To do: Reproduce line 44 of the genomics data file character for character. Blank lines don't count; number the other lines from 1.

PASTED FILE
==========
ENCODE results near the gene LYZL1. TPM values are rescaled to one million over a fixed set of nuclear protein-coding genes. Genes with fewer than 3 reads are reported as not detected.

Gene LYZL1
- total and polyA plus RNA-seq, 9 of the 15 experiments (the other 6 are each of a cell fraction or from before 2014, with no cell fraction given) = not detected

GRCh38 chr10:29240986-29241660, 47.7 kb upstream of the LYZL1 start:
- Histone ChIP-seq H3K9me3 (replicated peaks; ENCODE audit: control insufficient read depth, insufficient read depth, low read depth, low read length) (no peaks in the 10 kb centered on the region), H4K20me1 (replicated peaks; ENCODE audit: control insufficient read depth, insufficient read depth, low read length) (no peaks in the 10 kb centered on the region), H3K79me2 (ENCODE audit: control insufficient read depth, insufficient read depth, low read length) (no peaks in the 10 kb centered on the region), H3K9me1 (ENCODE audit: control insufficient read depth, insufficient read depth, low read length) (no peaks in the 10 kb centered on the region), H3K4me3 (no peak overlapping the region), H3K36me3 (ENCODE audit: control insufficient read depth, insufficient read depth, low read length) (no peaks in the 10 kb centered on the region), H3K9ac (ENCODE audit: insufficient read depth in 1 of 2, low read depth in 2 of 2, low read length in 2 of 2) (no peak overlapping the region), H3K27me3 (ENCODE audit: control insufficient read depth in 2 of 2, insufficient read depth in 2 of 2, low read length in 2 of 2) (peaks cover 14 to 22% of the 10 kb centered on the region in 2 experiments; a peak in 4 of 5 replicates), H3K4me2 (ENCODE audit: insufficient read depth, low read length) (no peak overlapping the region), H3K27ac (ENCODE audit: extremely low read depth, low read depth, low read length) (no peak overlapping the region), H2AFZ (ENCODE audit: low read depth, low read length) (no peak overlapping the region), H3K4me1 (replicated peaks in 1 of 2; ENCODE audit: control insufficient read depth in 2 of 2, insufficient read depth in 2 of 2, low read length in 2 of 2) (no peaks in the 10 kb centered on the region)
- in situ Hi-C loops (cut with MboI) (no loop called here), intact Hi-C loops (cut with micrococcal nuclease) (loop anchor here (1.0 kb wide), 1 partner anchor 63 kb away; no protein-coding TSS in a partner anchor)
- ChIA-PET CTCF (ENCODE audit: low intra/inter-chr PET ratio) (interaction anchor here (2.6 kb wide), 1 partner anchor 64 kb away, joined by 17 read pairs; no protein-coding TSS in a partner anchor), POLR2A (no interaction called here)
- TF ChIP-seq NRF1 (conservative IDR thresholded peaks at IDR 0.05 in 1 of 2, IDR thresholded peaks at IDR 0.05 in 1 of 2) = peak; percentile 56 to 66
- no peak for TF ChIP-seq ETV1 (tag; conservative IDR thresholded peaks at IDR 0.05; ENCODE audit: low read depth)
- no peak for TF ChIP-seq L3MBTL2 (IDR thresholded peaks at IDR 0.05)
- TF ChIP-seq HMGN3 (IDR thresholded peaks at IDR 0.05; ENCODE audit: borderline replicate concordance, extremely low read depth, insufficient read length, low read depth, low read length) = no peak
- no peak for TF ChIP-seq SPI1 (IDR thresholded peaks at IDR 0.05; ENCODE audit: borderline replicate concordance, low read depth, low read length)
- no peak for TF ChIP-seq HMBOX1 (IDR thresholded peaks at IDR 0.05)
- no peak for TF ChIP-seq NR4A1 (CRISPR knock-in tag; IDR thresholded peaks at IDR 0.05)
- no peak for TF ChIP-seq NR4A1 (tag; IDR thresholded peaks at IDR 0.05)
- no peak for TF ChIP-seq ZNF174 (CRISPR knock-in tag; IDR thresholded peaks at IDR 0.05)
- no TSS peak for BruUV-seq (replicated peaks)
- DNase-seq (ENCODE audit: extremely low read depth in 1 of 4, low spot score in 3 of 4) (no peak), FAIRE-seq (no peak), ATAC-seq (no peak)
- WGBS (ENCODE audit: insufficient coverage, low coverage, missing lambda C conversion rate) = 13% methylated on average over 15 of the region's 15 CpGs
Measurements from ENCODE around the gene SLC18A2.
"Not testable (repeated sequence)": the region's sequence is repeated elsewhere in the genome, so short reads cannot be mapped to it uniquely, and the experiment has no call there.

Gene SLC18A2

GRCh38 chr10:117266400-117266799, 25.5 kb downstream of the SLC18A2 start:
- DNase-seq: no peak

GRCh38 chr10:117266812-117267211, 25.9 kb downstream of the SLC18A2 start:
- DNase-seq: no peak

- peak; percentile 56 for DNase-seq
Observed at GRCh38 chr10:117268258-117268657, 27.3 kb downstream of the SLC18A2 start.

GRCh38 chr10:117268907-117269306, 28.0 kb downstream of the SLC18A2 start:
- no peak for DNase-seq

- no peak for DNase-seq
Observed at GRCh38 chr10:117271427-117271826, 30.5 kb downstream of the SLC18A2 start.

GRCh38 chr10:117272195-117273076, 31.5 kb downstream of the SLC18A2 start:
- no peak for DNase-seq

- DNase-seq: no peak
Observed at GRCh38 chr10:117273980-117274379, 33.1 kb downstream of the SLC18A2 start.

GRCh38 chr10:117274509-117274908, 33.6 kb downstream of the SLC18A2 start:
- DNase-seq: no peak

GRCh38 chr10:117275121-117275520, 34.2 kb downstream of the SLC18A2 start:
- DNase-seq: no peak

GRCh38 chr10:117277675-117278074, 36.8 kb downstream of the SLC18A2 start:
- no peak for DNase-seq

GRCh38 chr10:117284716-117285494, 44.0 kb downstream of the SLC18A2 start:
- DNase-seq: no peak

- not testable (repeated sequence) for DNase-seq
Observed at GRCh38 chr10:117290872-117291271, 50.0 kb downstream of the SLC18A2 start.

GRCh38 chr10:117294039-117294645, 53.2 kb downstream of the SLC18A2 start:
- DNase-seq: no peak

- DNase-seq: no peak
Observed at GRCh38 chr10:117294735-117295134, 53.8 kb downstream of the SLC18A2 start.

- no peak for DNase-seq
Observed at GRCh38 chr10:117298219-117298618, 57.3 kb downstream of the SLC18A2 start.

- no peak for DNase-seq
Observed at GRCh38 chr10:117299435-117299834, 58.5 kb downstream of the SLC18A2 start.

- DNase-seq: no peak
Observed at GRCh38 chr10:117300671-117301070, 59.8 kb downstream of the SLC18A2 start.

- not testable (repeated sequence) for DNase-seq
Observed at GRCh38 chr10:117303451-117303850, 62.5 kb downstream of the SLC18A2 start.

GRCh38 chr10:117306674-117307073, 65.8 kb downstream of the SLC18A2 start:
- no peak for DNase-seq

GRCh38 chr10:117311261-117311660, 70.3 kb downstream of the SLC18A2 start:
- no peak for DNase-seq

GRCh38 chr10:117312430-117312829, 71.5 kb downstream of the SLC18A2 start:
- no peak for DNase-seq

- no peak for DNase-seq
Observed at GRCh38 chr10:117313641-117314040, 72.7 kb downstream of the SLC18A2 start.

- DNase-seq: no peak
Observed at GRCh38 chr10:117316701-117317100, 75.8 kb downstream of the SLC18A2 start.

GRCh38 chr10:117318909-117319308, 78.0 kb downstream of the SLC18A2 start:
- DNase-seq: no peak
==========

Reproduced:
- DNase-seq: no peak